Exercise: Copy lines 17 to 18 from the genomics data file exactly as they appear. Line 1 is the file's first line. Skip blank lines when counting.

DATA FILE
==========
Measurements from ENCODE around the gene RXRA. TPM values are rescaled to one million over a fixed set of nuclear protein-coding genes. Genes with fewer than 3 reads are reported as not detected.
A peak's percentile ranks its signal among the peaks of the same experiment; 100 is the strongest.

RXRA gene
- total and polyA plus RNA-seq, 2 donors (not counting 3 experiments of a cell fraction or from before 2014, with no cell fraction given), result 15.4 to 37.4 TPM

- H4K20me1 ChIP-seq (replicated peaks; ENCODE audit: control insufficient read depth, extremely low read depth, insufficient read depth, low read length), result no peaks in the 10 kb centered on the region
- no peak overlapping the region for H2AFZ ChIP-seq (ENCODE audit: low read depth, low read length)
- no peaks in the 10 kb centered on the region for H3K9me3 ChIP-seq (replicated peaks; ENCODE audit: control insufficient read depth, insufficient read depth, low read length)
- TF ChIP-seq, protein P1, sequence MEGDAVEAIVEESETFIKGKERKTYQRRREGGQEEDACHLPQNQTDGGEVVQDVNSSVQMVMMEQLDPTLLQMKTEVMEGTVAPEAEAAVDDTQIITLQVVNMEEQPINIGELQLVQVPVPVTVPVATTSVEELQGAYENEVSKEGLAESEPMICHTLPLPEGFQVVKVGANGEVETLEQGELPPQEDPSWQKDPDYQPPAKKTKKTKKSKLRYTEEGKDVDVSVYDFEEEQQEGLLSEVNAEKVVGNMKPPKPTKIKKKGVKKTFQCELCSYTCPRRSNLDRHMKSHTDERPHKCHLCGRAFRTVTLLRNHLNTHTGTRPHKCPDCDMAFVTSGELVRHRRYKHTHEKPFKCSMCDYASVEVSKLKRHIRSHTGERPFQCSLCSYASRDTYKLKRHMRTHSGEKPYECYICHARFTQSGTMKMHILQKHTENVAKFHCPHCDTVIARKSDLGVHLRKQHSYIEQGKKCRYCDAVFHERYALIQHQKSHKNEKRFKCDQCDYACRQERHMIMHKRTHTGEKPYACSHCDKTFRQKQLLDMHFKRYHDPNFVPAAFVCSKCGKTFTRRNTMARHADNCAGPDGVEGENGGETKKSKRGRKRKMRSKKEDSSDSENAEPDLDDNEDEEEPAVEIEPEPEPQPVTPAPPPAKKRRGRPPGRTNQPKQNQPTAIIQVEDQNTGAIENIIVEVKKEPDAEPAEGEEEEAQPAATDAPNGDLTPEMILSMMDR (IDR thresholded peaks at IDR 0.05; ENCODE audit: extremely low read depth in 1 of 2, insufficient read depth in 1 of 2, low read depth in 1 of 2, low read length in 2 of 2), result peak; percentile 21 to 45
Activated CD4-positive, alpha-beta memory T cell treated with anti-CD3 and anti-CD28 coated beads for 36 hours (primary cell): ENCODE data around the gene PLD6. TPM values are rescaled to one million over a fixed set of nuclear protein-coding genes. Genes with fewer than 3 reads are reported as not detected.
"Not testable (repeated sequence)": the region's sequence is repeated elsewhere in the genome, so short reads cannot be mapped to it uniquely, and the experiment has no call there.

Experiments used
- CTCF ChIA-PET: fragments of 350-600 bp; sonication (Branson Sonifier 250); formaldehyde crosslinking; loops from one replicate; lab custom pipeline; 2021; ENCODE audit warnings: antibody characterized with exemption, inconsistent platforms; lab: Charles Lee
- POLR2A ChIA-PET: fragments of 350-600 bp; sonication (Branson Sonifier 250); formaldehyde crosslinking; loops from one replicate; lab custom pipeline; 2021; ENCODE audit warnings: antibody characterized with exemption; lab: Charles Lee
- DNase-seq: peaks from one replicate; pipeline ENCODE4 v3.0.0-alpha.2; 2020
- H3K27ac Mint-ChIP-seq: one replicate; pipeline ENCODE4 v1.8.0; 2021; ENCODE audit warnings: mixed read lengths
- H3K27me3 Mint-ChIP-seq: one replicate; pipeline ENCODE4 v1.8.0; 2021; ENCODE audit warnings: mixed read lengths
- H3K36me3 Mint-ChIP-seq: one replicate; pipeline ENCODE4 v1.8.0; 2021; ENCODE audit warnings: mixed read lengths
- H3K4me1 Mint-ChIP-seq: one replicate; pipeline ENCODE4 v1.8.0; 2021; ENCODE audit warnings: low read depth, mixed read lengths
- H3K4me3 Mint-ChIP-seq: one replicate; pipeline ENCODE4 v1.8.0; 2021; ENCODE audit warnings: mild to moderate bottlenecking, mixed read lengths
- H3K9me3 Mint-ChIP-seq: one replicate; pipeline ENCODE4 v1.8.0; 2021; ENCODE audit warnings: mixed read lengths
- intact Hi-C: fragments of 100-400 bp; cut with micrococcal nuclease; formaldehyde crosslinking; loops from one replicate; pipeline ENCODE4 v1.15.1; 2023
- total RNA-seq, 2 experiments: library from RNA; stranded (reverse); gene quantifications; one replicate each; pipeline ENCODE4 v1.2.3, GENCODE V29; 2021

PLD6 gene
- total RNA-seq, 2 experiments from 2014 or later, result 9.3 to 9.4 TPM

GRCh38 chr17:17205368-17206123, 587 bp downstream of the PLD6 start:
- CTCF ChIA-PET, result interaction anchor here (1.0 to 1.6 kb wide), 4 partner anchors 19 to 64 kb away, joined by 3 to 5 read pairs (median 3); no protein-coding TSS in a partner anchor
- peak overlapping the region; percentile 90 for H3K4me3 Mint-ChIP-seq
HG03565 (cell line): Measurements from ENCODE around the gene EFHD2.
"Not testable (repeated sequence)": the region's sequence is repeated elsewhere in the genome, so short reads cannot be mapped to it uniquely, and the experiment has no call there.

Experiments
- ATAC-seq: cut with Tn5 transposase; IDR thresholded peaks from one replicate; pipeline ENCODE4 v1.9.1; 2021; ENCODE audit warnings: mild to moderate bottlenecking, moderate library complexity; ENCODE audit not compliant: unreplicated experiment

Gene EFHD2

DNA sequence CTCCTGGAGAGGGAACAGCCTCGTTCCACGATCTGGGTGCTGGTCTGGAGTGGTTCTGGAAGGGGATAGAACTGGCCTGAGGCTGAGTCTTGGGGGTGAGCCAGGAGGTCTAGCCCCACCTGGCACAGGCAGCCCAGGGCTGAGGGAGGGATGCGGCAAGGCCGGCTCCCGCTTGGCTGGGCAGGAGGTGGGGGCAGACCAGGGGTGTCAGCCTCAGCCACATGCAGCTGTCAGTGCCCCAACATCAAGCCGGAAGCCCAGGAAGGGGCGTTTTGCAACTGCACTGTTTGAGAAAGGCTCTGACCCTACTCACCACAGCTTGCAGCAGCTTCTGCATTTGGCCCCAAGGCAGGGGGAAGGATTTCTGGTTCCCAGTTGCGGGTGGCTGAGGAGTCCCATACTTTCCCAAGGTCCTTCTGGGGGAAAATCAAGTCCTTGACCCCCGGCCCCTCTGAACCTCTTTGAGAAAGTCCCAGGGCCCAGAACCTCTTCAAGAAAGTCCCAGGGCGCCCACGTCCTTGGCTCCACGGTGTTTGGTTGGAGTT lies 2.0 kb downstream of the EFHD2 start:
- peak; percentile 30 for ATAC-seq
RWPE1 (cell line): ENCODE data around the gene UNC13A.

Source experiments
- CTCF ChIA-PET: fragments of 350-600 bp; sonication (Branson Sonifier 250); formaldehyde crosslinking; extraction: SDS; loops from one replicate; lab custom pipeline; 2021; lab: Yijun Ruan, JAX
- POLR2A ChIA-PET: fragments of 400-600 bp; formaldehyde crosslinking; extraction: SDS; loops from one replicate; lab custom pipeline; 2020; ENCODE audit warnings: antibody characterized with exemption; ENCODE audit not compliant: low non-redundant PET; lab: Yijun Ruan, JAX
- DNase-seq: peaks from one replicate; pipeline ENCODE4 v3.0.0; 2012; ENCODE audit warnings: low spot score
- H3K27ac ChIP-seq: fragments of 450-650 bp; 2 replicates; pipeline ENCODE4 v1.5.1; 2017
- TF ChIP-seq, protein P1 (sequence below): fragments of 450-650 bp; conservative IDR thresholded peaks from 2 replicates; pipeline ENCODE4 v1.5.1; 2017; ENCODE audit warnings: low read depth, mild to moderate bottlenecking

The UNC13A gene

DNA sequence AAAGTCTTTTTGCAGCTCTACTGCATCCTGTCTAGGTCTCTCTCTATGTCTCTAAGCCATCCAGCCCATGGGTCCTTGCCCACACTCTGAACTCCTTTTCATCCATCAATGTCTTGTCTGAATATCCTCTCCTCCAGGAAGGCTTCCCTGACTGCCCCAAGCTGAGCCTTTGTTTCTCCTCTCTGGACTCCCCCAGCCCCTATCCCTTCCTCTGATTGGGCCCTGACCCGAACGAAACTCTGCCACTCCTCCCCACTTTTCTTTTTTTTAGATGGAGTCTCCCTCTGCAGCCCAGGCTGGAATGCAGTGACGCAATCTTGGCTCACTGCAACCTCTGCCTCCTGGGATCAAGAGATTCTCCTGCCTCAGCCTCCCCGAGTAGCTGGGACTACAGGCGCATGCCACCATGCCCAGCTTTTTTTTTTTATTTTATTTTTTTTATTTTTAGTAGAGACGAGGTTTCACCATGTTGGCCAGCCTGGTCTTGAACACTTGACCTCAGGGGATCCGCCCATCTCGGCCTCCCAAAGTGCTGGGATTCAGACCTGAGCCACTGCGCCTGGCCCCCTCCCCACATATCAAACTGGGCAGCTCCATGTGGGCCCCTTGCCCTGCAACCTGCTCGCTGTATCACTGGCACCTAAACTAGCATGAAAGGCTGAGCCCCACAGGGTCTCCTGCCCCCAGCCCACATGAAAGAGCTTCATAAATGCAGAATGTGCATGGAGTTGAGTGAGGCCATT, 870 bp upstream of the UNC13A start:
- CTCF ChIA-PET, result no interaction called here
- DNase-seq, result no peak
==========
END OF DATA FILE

- H3K36me3 Mint-ChIP-seq: one replicate; pipeline ENCODE4 v1.8.0; 2021; ENCODE audit warnings: mixed read lengths
- H3K4me1 Mint-ChIP-seq: one replicate; pipeline ENCODE4 v1.8.0; 2021; ENCODE audit warnings: low read depth, mixed read lengths